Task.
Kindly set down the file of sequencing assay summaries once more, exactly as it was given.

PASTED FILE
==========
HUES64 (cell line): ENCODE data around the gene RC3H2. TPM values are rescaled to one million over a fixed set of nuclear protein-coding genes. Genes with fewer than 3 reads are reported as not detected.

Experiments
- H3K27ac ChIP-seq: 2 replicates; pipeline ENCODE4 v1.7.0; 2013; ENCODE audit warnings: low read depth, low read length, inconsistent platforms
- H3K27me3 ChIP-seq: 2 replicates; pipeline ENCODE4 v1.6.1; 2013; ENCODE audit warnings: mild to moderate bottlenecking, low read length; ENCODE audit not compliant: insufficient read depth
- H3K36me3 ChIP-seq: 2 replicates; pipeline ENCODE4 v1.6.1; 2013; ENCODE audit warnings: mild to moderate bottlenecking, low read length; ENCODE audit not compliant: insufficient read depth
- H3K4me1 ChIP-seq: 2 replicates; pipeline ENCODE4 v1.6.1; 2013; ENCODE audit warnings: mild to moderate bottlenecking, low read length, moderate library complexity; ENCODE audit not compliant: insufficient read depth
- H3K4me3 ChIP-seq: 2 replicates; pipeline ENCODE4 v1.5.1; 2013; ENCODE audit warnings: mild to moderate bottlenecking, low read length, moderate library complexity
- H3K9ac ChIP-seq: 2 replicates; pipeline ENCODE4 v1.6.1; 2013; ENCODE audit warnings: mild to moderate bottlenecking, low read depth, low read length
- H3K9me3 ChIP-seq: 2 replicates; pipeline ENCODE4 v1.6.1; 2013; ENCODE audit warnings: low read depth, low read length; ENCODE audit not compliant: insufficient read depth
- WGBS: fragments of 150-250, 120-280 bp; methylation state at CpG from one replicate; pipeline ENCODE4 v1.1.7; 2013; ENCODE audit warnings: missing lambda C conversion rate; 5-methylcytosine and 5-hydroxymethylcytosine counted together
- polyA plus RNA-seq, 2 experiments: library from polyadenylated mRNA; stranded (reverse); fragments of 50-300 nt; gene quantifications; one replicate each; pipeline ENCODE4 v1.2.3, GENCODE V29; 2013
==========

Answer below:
HUES64 (cell line): ENCODE data around the gene RC3H2. TPM values are rescaled to one million over a fixed set of nuclear protein-coding genes. Genes with fewer than 3 reads are reported as not detected.

Experiments
- H3K27ac ChIP-seq: 2 replicates; pipeline ENCODE4 v1.7.0; 2013; ENCODE audit warnings: low read depth, low read length, inconsistent platforms
- H3K27me3 ChIP-seq: 2 replicates; pipeline ENCODE4 v1.6.1; 2013; ENCODE audit warnings: mild to moderate bottlenecking, low read length; ENCODE audit not compliant: insufficient read depth
- H3K36me3 ChIP-seq: 2 replicates; pipeline ENCODE4 v1.6.1; 2013; ENCODE audit warnings: mild to moderate bottlenecking, low read length; ENCODE audit not compliant: insufficient read depth
- H3K4me1 ChIP-seq: 2 replicates; pipeline ENCODE4 v1.6.1; 2013; ENCODE audit warnings: mild to moderate bottlenecking, low read length, moderate library complexity; ENCODE audit not compliant: insufficient read depth
- H3K4me3 ChIP-seq: 2 replicates; pipeline ENCODE4 v1.5.1; 2013; ENCODE audit warnings: mild to moderate bottlenecking, low read length, moderate library complexity
- H3K9ac ChIP-seq: 2 replicates; pipeline ENCODE4 v1.6.1; 2013; ENCODE audit warnings: mild to moderate bottlenecking, low read depth, low read length
- H3K9me3 ChIP-seq: 2 replicates; pipeline ENCODE4 v1.6.1; 2013; ENCODE audit warnings: low read depth, low read length; ENCODE audit not compliant: insufficient read depth
- WGBS: fragments of 150-250, 120-280 bp; methylation state at CpG from one replicate; pipeline ENCODE4 v1.1.7; 2013; ENCODE audit warnings: missing lambda C conversion rate; 5-methylcytosine and 5-hydroxymethylcytosine counted together
- polyA plus RNA-seq, 2 experiments: library from polyadenylated mRNA; stranded (reverse); fragments of 50-300 nt; gene quantifications; one replicate each; pipeline ENCODE4 v1.2.3, GENCODE V29; 2013